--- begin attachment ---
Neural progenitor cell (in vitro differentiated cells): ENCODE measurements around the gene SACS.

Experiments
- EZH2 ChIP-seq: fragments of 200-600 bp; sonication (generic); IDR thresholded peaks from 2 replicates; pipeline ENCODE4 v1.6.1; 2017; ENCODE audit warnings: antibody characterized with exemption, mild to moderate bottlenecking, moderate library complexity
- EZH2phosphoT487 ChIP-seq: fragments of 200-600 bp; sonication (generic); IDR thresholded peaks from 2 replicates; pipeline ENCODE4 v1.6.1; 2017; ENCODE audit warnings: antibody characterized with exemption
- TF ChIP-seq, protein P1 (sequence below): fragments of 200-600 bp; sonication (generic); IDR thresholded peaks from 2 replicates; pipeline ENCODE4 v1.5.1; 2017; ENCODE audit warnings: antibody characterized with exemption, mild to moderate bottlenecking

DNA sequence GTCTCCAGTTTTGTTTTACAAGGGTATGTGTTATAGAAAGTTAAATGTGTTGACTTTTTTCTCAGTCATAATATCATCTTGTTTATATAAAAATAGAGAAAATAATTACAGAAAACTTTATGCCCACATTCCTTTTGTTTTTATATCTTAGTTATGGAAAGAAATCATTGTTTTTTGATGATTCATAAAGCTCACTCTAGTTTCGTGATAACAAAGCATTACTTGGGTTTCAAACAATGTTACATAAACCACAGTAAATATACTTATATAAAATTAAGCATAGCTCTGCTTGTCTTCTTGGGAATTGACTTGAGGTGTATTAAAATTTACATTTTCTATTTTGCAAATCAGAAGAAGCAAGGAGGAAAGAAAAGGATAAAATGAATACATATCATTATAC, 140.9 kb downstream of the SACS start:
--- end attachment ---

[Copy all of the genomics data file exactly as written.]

Neural progenitor cell (in vitro differentiated cells): ENCODE measurements around the gene SACS.

Experiments
- EZH2 ChIP-seq: fragments of 200-600 bp; sonication (generic); IDR thresholded peaks from 2 replicates; pipeline ENCODE4 v1.6.1; 2017; ENCODE audit warnings: antibody characterized with exemption, mild to moderate bottlenecking, moderate library complexity
- EZH2phosphoT487 ChIP-seq: fragments of 200-600 bp; sonication (generic); IDR thresholded peaks from 2 replicates; pipeline ENCODE4 v1.6.1; 2017; ENCODE audit warnings: antibody characterized with exemption
- TF ChIP-seq, protein P1 (sequence below): fragments of 200-600 bp; sonication (generic); IDR thresholded peaks from 2 replicates; pipeline ENCODE4 v1.5.1; 2017; ENCODE audit warnings: antibody characterized with exemption, mild to moderate bottlenecking

DNA sequence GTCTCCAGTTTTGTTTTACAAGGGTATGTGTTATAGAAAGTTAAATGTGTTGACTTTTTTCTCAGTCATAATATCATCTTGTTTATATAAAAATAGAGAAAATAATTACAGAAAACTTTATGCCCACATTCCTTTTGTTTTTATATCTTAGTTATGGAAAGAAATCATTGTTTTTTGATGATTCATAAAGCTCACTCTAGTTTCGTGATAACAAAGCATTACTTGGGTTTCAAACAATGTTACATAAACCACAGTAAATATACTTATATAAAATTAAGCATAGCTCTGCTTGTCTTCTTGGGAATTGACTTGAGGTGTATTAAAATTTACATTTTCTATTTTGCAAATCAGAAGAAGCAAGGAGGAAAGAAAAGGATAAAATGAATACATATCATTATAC, 140.9 kb downstream of the SACS start: